( 4) 
where the subscripts, , indicate the layers, and parameters , , and represent the time, density, kinematic viscosity of mud and dynamic pressure, respectively. The separated periodic solutions for , and are assumed as [6] and [10] :

( 7) 
where is angular frequency and is the unknown complex wave number, which can be expressed as:

( 10) 
Displacements of water surface and interfaces, , are represented as below:

( 11) 
where is the amplitude of displacement of the th layer and the water surface is expressed as . Therefore, the real part of the wave number, , gives the wave length and its imaginary part, , is the wave attenuation rate, assuming the exponential wave height decay (Section 2.3 ). Finally, the fourth order differential equation for is solved, with respect to the prevailing boundary conditions, and the solutions are obtained. The unknown constants and variables are determined from the boundary conditions at the water surface, the interfaces and the rigid bottom [6] and [10] . Finally, wave attenuation rate coefficient, , is calculated by a wave–mud interaction model.
Tajima (2004) [4] defined the equivalent linear wave with an energy flux equal to that of the actual nonlinear wave. The model uses linear wave theory to propagate waves until the waves reach breakpoint. After breaking, a broken wave dissipation term is introduced in the energy flux balance equation. The breaking criterion for a linear wave is defined as [4] :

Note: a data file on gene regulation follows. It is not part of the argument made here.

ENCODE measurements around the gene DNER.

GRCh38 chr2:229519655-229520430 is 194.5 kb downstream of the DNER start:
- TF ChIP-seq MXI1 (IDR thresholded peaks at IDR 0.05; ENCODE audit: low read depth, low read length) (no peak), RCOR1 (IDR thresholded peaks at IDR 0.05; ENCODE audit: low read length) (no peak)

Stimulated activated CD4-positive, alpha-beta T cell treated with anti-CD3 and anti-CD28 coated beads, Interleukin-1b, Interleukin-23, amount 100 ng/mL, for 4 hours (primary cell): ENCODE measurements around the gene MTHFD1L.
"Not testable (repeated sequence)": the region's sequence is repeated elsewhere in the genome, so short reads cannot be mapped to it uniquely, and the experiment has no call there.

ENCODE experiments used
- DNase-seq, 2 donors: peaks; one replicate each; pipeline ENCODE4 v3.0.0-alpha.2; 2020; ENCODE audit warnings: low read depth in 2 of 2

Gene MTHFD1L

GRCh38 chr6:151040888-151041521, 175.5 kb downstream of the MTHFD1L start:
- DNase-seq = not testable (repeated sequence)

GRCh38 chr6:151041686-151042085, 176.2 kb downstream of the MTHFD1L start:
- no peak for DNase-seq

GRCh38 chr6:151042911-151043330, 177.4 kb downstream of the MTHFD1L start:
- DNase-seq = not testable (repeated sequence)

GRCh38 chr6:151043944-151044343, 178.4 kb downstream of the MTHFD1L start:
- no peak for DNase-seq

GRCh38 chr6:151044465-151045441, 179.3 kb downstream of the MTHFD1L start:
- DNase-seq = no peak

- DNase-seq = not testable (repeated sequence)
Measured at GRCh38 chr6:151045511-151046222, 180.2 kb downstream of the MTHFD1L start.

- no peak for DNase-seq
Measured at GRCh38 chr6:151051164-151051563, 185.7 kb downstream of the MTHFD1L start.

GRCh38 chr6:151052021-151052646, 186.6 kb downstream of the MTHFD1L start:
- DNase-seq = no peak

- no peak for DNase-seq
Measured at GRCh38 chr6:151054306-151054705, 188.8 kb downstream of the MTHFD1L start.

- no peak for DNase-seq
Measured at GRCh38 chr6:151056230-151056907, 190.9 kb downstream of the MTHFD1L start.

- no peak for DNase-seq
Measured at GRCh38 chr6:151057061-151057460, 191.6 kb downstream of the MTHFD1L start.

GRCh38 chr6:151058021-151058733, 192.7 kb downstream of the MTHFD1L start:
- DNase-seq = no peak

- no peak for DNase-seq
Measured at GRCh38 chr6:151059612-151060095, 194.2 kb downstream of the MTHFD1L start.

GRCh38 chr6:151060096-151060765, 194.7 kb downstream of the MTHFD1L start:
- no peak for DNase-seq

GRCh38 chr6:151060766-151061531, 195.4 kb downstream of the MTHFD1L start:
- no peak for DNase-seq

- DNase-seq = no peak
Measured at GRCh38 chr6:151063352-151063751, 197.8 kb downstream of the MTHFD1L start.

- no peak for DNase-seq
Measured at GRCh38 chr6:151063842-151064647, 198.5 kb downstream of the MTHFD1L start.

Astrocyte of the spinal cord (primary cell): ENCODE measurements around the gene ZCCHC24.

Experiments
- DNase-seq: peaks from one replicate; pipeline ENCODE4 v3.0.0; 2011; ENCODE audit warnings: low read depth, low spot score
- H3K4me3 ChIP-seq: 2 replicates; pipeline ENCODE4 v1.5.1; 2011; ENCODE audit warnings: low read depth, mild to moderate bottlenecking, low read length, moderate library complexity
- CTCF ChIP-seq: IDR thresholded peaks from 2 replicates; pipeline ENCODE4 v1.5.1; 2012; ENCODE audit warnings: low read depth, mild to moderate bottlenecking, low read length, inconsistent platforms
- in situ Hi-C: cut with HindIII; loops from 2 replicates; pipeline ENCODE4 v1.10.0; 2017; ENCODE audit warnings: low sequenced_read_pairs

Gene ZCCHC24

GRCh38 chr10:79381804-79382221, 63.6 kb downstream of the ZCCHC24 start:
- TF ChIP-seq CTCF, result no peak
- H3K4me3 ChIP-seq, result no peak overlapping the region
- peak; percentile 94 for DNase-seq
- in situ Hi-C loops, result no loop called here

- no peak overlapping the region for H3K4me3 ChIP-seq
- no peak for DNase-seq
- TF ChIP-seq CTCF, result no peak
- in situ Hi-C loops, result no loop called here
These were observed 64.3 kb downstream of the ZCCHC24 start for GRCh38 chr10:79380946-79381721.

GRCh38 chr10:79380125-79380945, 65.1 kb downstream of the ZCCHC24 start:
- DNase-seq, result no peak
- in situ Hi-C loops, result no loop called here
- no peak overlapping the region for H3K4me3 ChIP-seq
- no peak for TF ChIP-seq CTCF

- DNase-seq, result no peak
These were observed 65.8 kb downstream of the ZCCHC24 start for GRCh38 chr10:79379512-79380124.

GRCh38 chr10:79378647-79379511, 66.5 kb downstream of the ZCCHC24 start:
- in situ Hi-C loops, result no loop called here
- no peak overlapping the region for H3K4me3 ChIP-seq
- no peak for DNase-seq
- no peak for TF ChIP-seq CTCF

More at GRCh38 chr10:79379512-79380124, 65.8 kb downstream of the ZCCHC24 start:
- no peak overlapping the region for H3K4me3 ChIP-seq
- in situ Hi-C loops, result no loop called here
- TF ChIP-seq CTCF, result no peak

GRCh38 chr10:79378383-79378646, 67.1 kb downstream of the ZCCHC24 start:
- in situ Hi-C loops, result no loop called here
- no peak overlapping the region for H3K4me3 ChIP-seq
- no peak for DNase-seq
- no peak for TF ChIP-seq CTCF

( 12) 
where is bed slope, is the wave number at breaking point, is the wave height at breaking point, is deepwater wave length and is the wave depth at breaking point. Tajima’s formulation for broken wave energy dissipation is:

( 13) 
where is the group velocity, is the horizontal direction, is the water depth, is the wave energy, based on the recovery wave height, and is a dissipation factor. According to Tajima, is dependent on the bed slope as:

( 14) 
where , and is the slope of the mean water depth. Considering Tajima’s experimental data, which are detailed in Tajima (2004) [4] , the values of and are obtained. Surface roller energy, is calculated by:

( 15) 
Also, energy dissipation rate is calculated by:

( 16) 
where is roller crosssectional area, is wave phase velocity and is the wavelength. The volume flux due to the surface roller, which causes an increase in the return current, is:

( 17) 
Tajima assumed the following equation to calculate the energy balance for the surface roller:

( 18) 
where is the fraction of the energy of broken wave energy that goes into the surface roller (Tajima assumes ), and is proportionality constant. Tajima takes , and the complete energy balance equation for the roller is expressed as [4] :

( 19) 
The near shore mean current velocity below the trough level is given by:

( 20)